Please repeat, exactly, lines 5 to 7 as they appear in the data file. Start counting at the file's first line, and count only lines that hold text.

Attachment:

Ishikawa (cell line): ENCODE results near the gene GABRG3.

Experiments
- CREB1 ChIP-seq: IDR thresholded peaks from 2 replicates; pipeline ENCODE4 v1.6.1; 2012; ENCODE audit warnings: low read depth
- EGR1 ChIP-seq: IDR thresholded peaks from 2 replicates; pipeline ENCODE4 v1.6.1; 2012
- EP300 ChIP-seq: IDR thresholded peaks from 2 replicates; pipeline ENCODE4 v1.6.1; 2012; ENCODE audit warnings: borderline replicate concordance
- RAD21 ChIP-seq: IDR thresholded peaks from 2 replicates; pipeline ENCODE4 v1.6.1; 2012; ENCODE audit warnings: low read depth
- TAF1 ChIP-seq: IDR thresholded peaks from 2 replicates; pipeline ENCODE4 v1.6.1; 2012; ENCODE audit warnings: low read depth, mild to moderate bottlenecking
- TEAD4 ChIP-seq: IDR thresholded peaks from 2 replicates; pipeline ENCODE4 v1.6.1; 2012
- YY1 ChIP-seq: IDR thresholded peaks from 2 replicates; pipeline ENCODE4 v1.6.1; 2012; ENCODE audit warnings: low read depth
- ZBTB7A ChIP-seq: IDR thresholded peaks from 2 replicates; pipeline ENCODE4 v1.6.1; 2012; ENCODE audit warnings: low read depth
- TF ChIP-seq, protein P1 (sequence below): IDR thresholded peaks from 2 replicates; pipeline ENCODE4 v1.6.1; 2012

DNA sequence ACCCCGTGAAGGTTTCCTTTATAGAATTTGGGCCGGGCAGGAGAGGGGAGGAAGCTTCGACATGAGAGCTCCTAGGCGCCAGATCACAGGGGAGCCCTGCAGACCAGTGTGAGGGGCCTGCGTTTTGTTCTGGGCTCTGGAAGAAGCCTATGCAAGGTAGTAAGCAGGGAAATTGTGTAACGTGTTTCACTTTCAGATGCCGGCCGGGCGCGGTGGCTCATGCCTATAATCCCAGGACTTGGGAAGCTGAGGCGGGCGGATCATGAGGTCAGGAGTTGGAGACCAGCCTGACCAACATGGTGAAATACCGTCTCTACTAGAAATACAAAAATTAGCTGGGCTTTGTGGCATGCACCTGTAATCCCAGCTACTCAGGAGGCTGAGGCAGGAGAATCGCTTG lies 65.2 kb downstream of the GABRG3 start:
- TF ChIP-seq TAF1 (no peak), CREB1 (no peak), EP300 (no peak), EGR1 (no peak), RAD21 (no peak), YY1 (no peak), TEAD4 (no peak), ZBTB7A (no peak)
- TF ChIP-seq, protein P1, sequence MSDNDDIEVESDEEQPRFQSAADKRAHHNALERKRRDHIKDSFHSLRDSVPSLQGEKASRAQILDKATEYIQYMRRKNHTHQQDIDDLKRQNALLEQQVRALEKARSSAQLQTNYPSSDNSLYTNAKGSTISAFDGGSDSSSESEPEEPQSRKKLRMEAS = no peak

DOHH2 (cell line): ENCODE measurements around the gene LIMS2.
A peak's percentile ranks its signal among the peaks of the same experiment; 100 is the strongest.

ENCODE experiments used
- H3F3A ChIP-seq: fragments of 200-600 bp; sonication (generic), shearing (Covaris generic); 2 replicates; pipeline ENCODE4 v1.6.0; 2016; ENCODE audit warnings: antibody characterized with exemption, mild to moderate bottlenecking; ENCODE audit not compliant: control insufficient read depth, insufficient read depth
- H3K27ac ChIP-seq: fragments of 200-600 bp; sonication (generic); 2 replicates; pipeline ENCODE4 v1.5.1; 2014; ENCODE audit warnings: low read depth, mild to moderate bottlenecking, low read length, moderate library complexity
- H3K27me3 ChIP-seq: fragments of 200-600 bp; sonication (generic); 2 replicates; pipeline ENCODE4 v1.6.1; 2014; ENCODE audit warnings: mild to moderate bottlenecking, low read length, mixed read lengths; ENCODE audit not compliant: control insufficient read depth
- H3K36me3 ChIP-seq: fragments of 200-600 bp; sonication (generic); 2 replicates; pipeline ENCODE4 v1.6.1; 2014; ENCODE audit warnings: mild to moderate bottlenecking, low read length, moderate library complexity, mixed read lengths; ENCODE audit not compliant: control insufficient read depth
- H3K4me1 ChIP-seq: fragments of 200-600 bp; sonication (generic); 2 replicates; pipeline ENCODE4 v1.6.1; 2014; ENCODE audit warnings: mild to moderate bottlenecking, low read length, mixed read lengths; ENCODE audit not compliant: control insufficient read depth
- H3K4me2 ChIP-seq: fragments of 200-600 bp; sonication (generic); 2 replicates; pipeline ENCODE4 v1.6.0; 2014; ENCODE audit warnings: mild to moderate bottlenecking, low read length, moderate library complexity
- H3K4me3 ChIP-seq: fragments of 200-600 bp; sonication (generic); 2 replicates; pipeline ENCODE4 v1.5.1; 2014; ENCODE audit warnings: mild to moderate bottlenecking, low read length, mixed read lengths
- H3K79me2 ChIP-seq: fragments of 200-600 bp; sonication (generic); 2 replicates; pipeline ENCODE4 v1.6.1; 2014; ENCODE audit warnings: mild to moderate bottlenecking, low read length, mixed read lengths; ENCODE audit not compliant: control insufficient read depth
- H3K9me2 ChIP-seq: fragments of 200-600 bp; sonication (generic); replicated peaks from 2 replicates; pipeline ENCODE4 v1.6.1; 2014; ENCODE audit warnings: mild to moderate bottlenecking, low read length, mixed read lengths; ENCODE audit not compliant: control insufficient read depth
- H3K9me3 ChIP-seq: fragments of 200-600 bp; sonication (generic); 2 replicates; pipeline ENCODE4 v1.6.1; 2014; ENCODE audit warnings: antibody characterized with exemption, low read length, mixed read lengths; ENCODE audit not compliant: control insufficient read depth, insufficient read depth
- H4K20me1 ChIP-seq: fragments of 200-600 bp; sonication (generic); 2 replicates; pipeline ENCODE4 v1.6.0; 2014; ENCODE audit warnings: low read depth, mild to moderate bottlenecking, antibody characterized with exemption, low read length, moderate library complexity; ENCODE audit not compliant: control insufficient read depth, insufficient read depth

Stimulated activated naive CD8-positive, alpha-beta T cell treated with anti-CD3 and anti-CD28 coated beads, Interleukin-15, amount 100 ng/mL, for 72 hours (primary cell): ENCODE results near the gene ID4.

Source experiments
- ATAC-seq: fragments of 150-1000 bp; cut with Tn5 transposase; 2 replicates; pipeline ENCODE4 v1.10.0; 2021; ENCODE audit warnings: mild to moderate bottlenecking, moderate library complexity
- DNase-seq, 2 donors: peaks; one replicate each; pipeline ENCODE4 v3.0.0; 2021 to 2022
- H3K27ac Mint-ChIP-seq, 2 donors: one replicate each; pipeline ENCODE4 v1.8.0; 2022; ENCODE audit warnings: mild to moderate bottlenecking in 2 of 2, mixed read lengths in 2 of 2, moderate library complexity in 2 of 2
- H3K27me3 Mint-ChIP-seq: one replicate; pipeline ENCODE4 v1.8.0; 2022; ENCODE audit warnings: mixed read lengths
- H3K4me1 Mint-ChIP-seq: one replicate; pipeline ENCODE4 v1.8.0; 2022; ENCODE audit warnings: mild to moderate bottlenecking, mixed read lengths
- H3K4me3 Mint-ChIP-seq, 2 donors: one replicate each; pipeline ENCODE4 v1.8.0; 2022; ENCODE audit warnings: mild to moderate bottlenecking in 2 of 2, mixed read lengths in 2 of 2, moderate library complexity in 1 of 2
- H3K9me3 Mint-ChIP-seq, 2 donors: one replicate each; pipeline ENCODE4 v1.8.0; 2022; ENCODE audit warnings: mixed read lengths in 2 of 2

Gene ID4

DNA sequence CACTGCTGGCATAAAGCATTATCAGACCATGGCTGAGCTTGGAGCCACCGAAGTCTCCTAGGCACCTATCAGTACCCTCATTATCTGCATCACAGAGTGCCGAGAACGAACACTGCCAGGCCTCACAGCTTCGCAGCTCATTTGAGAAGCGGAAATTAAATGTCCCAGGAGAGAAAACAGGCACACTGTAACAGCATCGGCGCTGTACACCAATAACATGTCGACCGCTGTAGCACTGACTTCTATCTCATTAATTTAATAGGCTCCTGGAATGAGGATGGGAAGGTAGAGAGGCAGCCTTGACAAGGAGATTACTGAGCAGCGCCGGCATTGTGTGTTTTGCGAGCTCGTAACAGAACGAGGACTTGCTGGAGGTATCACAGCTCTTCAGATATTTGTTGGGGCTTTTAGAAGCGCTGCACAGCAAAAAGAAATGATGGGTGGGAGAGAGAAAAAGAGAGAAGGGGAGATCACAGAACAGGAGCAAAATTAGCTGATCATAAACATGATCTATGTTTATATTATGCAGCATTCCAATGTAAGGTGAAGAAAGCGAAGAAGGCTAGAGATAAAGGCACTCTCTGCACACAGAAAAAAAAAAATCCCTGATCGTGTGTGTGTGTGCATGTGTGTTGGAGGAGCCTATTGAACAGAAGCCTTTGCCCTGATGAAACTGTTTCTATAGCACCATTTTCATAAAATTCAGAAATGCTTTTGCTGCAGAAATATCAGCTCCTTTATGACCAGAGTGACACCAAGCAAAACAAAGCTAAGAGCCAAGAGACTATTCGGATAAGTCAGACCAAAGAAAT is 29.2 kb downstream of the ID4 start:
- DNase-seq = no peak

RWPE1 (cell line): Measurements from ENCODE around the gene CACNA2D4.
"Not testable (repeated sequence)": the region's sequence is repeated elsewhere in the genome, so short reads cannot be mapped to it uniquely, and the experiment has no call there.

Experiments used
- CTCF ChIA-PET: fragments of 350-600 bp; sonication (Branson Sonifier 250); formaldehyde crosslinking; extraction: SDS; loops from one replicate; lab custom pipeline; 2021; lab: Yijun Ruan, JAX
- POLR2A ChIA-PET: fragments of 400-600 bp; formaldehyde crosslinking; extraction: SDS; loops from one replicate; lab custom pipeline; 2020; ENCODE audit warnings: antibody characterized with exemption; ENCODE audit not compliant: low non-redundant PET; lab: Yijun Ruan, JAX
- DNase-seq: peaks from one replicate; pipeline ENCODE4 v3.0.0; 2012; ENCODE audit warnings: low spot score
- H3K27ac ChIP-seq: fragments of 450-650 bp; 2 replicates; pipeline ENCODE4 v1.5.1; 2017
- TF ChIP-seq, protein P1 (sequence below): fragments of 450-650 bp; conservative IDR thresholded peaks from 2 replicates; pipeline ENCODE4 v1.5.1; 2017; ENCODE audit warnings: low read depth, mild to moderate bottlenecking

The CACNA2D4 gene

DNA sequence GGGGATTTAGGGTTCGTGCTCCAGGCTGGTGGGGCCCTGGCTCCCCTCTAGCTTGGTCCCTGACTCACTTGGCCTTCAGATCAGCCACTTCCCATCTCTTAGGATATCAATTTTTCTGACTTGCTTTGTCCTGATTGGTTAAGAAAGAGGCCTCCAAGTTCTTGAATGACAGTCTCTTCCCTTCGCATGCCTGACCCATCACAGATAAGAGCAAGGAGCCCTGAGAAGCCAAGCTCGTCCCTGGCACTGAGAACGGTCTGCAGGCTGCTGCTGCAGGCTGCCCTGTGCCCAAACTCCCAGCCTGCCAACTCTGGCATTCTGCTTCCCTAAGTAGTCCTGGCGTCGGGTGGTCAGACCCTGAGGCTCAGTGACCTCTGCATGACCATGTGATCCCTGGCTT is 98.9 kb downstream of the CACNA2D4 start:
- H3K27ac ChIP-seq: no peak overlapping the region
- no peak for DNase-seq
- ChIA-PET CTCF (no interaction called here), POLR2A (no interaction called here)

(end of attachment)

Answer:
- EP300 ChIP-seq: IDR thresholded peaks from 2 replicates; pipeline ENCODE4 v1.6.1; 2012; ENCODE audit warnings: borderline replicate concordance
- RAD21 ChIP-seq: IDR thresholded peaks from 2 replicates; pipeline ENCODE4 v1.6.1; 2012; ENCODE audit warnings: low read depth
- TAF1 ChIP-seq: IDR thresholded peaks from 2 replicates; pipeline ENCODE4 v1.6.1; 2012; ENCODE audit warnings: low read depth, mild to moderate bottlenecking